Hi, This is an awesome article which i can relate to. I had fluoride poisoning when i was younger so i always had to be more careful with water that contains fluoride. I believe its really important to have fluoride free water and really beneficial. I have read many studies that show the effects of fluoride on the body and i believe its even banned in Europe because of it.

Thanks you for the great article!

    Marge Sweigart - August 4, 2016 Reply

    Hi Alex! Wow, you had fluoride poisoning? How did that happen? Yes, there is no fluoridation in most of Europe, and for good reasons. You can read my article Fluoride in Drinking Water: What You Need to Know for more information. Thanks for commenting!

Ingrid - August 3, 2016 Reply

This is really helpful information, I have heard that filters can remove the copper and metals from our drinking water. Is this really the case if so would this include both osmosis & gravity type. I am thinking about the Big Berkey

Elizabeth - August 3, 2016 Reply

Thank you for writing such a thorough article. I live in California where we naturally have more than the recommended amount of fluoride in our water. Personally, I have a gravity filter as we did not want to spend the money on a whole house system at this point. Is there something smaller you recommend to put in a bug out bag if you have to suddenly leave your house due to an emergency?

    Marge Sweigart - August 3, 2016 Reply

    Hi Elizabeth! I’d recommend either a LifeStraw or Berkey Sport Bottle. Neither of them are going to take out fluoride, but that’s probably going to be the least of your worries in a SHTF situation. I’m not aware of any personal size filters that remove fluoride, but that doesn’t mean they’re not out there. I’ll keep my eyes peeled. Thanks for your comment!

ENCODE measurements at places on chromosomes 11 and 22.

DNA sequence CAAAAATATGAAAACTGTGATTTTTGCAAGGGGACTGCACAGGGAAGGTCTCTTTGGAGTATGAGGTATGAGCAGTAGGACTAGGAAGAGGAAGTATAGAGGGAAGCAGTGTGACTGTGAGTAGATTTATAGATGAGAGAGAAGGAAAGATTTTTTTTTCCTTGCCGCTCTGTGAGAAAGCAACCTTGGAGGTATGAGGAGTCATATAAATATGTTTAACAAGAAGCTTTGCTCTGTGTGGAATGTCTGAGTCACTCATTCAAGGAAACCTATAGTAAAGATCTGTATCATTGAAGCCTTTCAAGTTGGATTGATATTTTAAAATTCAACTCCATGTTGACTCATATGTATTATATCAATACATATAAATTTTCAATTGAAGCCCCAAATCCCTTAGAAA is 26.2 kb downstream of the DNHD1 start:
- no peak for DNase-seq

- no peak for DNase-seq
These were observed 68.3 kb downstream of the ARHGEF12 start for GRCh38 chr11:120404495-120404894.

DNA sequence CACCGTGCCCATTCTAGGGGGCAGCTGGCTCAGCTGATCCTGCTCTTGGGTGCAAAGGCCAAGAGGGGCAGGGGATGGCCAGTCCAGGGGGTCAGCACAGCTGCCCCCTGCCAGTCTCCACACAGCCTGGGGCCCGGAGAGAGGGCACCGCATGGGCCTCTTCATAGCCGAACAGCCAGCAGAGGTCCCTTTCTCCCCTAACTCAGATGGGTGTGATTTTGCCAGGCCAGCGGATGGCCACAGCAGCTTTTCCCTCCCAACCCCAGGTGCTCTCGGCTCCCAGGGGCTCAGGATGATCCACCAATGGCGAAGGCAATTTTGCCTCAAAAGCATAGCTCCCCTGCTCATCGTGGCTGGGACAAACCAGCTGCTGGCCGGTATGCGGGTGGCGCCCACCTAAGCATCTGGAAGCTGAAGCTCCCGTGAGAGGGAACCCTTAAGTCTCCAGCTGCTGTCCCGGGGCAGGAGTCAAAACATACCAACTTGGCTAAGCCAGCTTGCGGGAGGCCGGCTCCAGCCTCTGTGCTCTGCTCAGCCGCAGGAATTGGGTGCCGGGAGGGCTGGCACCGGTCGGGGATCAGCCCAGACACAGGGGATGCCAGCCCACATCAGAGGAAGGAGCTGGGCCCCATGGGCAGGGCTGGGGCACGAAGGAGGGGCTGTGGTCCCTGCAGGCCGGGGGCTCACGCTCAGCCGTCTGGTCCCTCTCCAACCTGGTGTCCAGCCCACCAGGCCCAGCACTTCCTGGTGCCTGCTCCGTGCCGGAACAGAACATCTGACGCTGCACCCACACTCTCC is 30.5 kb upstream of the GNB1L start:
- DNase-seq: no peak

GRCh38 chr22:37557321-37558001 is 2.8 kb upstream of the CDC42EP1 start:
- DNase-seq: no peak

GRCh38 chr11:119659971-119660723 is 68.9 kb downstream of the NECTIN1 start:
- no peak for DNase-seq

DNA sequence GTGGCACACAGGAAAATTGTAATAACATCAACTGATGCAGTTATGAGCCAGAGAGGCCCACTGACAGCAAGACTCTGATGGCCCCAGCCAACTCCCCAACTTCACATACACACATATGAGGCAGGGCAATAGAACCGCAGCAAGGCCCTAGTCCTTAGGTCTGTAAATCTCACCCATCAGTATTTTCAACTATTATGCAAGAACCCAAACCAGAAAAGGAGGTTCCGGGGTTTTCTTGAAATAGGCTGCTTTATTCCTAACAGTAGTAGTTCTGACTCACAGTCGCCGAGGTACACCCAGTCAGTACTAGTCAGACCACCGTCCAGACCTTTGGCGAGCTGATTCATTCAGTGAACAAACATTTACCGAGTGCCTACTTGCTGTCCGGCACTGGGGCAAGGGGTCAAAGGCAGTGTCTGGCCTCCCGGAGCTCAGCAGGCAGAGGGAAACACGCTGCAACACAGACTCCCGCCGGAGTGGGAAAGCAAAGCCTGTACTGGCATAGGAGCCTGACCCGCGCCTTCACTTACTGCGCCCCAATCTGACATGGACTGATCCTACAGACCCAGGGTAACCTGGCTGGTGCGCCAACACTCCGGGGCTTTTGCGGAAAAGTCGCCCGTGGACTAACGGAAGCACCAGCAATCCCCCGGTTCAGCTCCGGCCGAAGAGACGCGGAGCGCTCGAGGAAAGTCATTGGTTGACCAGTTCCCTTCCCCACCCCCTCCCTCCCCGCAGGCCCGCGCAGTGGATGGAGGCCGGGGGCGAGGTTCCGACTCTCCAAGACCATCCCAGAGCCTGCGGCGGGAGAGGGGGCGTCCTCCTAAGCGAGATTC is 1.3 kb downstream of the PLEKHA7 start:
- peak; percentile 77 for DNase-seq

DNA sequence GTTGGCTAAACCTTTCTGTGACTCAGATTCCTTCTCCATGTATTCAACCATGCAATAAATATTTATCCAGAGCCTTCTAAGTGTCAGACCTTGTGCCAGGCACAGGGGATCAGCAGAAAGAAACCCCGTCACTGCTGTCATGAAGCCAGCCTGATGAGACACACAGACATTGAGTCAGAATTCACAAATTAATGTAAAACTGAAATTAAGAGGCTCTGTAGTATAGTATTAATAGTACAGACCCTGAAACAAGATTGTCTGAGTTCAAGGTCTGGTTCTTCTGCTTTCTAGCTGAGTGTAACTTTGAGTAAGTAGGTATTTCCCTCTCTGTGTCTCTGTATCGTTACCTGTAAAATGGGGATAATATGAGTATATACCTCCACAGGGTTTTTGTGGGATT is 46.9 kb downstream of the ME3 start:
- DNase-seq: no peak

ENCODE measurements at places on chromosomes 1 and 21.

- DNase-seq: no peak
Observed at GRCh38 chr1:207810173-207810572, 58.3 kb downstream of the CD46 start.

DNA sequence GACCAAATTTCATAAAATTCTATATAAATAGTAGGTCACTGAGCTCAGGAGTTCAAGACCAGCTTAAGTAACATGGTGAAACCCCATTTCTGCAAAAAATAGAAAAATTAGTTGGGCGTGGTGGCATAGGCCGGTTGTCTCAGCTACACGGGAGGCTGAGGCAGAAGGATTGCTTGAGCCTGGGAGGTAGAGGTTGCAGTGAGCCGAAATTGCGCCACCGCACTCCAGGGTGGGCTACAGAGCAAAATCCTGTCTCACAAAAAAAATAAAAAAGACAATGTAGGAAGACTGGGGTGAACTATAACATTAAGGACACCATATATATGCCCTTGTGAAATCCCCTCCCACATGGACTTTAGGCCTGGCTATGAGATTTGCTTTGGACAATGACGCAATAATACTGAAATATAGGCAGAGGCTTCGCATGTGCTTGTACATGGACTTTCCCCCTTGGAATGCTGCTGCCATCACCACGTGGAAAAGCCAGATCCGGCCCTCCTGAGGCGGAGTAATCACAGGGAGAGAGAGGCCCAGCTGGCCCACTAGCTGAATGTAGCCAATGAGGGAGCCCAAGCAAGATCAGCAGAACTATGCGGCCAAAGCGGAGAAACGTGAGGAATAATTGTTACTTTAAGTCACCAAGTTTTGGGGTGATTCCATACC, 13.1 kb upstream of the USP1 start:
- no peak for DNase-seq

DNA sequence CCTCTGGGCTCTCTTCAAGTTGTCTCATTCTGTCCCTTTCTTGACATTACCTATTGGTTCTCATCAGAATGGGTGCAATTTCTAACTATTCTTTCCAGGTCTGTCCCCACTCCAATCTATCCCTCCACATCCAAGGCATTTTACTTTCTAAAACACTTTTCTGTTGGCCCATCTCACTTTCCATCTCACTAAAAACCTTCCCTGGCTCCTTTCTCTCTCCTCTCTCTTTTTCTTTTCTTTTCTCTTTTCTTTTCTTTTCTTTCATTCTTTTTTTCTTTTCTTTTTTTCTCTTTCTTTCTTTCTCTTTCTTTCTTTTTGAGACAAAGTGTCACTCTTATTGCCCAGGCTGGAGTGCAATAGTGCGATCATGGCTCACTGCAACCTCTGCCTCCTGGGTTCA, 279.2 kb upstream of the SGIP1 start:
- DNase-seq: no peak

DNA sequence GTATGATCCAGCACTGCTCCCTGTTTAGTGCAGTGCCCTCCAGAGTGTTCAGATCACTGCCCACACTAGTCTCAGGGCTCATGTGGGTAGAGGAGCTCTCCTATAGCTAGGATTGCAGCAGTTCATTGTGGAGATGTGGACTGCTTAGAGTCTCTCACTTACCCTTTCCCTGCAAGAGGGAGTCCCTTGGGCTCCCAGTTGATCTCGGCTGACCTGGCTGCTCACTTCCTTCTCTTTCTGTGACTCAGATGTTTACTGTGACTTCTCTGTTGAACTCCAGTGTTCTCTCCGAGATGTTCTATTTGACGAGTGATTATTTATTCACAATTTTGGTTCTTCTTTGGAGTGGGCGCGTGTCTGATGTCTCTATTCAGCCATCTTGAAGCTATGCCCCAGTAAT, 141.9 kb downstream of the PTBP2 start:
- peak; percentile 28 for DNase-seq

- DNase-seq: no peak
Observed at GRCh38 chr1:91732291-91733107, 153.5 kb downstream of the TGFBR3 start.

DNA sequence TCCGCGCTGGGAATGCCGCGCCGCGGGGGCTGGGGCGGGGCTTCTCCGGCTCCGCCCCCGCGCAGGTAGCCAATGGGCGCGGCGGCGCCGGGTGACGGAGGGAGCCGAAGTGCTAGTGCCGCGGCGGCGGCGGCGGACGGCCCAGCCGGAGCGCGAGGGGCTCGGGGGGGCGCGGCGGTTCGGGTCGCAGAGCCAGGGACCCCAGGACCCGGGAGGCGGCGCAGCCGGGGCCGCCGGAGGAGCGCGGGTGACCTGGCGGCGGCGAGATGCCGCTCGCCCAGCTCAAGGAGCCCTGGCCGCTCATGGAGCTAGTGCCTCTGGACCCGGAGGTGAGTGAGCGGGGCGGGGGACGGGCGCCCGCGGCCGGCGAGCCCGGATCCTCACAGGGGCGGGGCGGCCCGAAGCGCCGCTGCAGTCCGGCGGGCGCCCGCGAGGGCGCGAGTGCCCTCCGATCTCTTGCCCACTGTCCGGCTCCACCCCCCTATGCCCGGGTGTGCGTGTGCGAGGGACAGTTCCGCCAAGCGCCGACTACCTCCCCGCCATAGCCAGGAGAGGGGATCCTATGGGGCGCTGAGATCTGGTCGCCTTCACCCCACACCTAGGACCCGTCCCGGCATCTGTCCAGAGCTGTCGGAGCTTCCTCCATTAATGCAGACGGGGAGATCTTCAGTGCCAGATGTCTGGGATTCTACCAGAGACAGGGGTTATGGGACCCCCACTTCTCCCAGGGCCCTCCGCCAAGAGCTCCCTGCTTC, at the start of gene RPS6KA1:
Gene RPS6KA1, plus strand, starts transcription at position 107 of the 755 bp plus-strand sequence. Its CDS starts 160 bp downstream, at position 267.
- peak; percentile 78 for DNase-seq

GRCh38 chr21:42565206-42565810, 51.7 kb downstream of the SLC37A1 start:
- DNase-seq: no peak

Sarah H - August 3, 2016 Reply

My city’s water is the worst. I already filter the drinking water but have been trying to research a filter system for my shower as well. Do you have any recommendations for shower or whole house filtration systems?

    Marge Sweigart - August 3, 2016 Reply

    Hi Sarah! We use a shower filter made by Berkey. That’s the brand of water filter we use, too. Hope this helps!

Lauren - August 3, 2016 Reply

I have a friend who installed a reverse osmosis water system for her entire house! She noticed improvements not only in the taste of the water, but the quality when she would shower. Her psoriasis actually disappeared.

Quick question though, do you worry about all the minerals being removed from the water? Is it a good idea to supplement with other things in our diets?

    Marge Sweigart - August 3, 2016 Reply

    Hi Lauren, That’s a good question. Most people don’t have a problem with the minerals being removed. Water isn’t the main source of minerals in our diets, anyway. Food is. But there are some models of reverse osmosis systems that include a remineralization phase. I have a review for one of those systems – the iSpring RCC7AK.

    Thanks for stopping by!

      Quinn - August 6, 2016 Reply

      Some people add a pinch of Himalayan / pink sea salt to their RO filtered drinking water. But the remineralization phase sounds like it would be much more convenient.

        Marge Sweigart - August 6, 2016 Reply

        I’m a big fan of Himalayan pink salt! Love the taste! You can also get it in the form of a salt lamp and it will purify the air in your home. I don’t have one yet, but it’s on my wish list.

Carl - August 3, 2016 Reply

Wow, this is a fantastic article, i currently use a RO filter, and other than filtering out the nasty stuff, the water tastes fantastic. I really love our RO water, but i am surprised by the amount it wastes. i would now consider a gravity filter with zero waste. Thanks for the heads up 🙂

    Marge Sweigart - August 3, 2016 Reply

    Hi Carl! RO is a great solution. I’m glad to hear that you found something you like. Thanks for your comment!

Peter Dove - August 3, 2016 Reply

This is something that I’m actually REALLY interested in right now, and I’ve been looking into Reverse Osmosis, or one of the more expensive solutions, like a Tyent water ionizer. Have you tried any of the Tyent products?

    Marge Sweigart - August 3, 2016 Reply

    Hi Peter! No, I’m not familiar with Tyent. If you end up getting one, please let me know how you like it. Thanks for stopping by!